Royal Icing is a sweet icing made of confectioner’s sugar and dried egg whites used in cookie decorating with a fluffy marshmallow appearance. (See Recipes page)

Outline Icing is royal icing of medium consistency. It is used for outlining a cookie and some detail in cookie decorating. Apply by holding decorating tip above cookie and allow icing to fall onto cookie.

Flood Icing is royal icing thinned with water. When applied to a cookie it spreads easily and dries to a smooth, even finish. Apply with squeeze bottle, spread with toothpick and pop air bubbles.

Detail Icing is royal icing of stiff consistency added to a cookie for final detail in cookie decorating. It is stiffer than outline icing. Intricate details such as flowers, leaves or writing require a very stiff consistency. Add confectioner's sugar to stiffen icing. Prepare detail icing immediately before using as royal icing thins quickly.

View Videos page for video tutorials
See Cookie Decorating/101 and Cookie Decorating/201

Prepare Royal Icing for Decorating
Divide icing into separate bowls for coloring. Cover bowls with plastic wrap (to avoid crusting) while mixing other colors. Prepare one color at a time. Once you've achieved the desired color put two large spoonfuls of icing into a piping bag for outlining.

To prepare flood icing, gradually add water to icing about 1-2 teaspoons at a time (2-3 spritzes if using spritz bottle). Stir after each addition. Thin icing with water until reaching shiny and smooth consistency; not watery. If too much water is added small bubbles will appear on cookie and icing may not dry completely. If flood icing is too thick when decorating, put back in bowl and add more water. If too thin, add more confectioner's sugar.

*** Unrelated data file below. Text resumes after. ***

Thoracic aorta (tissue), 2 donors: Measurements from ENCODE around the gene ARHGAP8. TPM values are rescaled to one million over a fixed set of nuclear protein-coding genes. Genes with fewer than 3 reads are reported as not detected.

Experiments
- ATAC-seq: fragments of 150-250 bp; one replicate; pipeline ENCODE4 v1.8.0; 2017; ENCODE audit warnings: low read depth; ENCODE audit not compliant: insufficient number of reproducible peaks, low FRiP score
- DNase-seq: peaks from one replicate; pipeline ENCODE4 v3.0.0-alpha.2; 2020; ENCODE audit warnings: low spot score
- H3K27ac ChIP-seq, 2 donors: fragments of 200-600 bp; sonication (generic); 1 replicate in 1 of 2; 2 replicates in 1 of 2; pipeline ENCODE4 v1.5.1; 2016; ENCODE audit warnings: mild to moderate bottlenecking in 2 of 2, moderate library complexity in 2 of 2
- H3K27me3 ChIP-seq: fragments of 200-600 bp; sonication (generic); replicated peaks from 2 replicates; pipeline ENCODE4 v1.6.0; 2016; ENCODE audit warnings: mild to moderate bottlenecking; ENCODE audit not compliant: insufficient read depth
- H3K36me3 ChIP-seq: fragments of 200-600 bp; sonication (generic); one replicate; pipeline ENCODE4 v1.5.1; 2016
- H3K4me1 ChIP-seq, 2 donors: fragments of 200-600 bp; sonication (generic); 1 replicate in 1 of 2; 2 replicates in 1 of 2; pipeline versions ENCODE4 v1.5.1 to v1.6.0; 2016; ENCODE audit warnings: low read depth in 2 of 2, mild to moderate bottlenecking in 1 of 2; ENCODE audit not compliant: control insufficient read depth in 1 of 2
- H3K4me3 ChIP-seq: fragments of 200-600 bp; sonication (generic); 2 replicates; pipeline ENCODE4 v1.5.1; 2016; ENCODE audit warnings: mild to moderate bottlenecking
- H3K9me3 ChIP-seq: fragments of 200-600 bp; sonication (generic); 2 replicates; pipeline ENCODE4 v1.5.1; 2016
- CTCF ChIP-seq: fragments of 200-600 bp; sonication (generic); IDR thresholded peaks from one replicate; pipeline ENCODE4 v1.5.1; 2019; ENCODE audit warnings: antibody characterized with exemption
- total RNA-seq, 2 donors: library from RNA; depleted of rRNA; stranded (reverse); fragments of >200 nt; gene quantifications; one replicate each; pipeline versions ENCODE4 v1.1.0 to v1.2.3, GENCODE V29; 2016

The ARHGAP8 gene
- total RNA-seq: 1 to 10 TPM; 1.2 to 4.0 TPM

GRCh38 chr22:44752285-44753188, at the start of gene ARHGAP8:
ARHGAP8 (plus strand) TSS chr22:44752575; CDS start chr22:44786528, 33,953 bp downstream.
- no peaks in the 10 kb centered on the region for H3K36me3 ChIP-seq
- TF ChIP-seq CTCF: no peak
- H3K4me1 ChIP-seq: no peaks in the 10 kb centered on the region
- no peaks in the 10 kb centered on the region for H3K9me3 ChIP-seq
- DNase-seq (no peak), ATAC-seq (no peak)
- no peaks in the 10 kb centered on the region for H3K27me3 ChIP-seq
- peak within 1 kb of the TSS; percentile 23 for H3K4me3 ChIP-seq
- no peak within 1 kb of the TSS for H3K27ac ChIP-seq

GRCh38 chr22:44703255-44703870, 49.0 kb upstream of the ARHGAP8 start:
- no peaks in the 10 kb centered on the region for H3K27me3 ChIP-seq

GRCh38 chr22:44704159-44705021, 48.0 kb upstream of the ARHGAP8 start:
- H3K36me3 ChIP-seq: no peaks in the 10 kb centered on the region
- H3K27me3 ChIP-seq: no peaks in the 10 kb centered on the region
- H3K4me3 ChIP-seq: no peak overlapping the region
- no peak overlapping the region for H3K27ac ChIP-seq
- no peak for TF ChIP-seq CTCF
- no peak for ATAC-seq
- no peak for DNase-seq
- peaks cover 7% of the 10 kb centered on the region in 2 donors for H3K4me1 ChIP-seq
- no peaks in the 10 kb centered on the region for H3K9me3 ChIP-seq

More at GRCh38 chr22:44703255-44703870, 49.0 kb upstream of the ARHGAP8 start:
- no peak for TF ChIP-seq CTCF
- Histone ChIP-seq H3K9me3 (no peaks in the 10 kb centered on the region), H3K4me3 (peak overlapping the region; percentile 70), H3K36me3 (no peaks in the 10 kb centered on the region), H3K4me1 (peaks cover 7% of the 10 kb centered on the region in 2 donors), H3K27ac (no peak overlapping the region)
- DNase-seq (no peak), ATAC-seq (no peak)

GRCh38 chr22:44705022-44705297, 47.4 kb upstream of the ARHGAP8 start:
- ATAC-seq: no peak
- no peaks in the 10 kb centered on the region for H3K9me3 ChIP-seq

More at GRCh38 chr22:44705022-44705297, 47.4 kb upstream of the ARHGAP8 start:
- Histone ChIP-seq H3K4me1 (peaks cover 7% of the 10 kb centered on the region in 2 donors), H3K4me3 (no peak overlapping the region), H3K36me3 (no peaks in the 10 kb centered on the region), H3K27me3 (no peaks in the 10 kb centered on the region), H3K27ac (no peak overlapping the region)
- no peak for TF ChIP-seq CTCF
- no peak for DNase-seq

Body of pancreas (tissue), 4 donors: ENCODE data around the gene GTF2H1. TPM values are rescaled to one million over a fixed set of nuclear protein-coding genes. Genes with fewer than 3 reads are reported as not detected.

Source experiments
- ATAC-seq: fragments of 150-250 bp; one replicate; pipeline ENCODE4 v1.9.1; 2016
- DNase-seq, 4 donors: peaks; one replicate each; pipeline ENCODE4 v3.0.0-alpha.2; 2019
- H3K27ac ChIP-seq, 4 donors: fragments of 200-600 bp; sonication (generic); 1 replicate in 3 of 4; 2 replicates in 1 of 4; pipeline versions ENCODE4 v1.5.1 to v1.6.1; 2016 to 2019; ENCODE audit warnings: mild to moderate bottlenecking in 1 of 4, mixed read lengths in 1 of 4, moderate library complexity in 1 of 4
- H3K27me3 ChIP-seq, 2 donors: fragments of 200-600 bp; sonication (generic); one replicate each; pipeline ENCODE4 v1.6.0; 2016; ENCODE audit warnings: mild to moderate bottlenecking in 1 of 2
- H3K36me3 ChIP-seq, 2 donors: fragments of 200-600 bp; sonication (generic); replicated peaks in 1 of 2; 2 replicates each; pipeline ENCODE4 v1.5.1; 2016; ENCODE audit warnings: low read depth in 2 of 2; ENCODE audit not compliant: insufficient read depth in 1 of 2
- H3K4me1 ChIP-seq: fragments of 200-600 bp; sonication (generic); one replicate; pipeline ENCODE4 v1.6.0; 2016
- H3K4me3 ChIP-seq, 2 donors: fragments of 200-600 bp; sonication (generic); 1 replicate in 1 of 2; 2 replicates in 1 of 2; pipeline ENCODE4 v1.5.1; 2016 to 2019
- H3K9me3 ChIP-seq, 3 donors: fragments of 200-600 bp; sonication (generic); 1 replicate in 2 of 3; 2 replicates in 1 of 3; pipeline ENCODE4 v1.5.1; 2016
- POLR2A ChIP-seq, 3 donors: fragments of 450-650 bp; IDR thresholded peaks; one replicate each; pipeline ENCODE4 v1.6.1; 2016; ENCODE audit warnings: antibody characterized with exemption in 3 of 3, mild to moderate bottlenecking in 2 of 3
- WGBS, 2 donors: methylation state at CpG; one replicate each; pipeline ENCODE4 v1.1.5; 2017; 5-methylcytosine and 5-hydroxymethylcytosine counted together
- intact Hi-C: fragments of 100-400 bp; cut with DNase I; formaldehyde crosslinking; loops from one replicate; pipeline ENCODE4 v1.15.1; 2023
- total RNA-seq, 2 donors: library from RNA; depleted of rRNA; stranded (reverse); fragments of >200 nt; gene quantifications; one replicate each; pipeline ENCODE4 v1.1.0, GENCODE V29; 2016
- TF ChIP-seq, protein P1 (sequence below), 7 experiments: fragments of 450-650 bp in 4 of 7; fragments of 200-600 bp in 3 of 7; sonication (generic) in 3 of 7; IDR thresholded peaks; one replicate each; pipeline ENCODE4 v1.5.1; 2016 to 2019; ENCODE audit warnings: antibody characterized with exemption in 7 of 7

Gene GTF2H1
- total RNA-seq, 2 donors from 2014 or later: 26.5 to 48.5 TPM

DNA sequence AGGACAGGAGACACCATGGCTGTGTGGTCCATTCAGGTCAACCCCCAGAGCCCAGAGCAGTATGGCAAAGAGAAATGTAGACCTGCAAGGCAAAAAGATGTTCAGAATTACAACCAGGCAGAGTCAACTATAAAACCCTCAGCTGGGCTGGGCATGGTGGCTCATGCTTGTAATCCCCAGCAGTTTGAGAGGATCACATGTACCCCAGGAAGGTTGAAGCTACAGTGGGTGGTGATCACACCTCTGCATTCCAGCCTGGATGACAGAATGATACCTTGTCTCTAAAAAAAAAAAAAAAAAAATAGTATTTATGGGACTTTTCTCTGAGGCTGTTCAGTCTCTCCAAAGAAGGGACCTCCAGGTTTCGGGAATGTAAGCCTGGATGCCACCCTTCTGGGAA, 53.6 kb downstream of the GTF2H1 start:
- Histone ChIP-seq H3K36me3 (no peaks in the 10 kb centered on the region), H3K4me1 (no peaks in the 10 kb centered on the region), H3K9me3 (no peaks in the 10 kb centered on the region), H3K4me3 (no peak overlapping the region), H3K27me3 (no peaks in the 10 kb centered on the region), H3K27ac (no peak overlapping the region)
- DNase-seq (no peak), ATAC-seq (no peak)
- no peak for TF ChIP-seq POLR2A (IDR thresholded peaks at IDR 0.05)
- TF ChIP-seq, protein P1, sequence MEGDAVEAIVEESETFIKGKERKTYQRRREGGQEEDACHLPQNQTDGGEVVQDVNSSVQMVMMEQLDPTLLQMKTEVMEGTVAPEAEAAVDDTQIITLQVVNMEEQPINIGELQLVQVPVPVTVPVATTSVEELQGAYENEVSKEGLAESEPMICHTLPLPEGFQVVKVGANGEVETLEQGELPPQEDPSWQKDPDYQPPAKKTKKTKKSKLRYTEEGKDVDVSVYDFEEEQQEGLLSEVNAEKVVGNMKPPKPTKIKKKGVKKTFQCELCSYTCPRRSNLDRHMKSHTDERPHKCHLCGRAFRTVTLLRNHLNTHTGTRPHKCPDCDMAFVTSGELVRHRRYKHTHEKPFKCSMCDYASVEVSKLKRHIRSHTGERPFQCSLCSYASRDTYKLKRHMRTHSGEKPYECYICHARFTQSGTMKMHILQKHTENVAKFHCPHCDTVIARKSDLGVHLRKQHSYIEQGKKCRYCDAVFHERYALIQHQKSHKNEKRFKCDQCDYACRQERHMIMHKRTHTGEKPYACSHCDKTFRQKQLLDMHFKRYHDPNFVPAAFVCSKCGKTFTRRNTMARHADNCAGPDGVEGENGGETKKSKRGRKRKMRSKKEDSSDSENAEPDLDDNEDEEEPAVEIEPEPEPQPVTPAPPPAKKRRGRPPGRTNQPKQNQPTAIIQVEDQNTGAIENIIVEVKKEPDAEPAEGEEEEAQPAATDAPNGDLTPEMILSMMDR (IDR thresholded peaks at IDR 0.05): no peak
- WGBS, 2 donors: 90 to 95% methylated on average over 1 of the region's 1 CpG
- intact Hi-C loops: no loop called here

Cover bowl with a damp paper towel (to avoid crusting) and let sit five minutes. Then stir gently to remove air bubbles. Pour flood icing into a squeeze bottle. Proceed to the next color and repeat this process.

Icing can be refrigerated for 1-2 weeks. It can also be frozen and thawed in refrigerator. Royal Icing separates and gets watery so stir well and add Confectioner’s Sugar to reach the proper consistency for outline and flood icing.

Hint: Outlining uses small amount of icing. Flooding uses larger amount.

How to Check Consistency of Flood Icing
Spoon thinned icing and let icing fall like ribbons into bowl. Icing should smooth over in 2-3 seconds.


Mixing Bowl & Mixer
Measuring Cups
Measuring Spoons
Rolling Pin
Baking Sheets
Cooling Racks
Glass Bowls
Paper Towels
Tall Glasses

Gel Food Colors
Disposable Icing Bags
Icing Bag Ties or Twist Ties
Squeeze Bottles
Decorating Tips (recommend purchasing two tips of each)
Tip #2
Tip #3
(recommend beginners outline with #3 tip)
Tip #1.5 (optional)

Water Sprintzer
Icing Tip Cleaner
Icing Bag Ties
Small Dishes for toothpicks/Paper Towel
Baking Mat/Work Area
Silicone Baking Sheet Liners



Luster Dust
Food Markers 
Color Mist 
Sanding Sugars
Small Paint Brushes


Large baking mat has a non-skid surface which holds cookies in place while decorating.
Small dishes for toothpicks and wet paper towel are handy for wiping tips & squeeze bottles.
Tall glasses with wet paper towels hold piping bags to keep decorating tips from clogging.


Drying Cookies. Allow cookies to dry overnight. Cookies will appear dry after a few hours but don’t be deceived. Do not cover cookies. The wrap will draw down onto the cookies. The icing protects the cookies from going stale. If you reside in a hot weather region where insects are prevalent, I suggest storing your cookies in a cold oven overnight. Just post a reminder so the oven is not turned on with your cookies inside.

Cleaning Decorating Tips & Cookie Cutters. Do not place decorating tips or cookie cutters in a dishwasher and do not allow them to air-dry. They will rust. Dry immediately after washing with paper towel.

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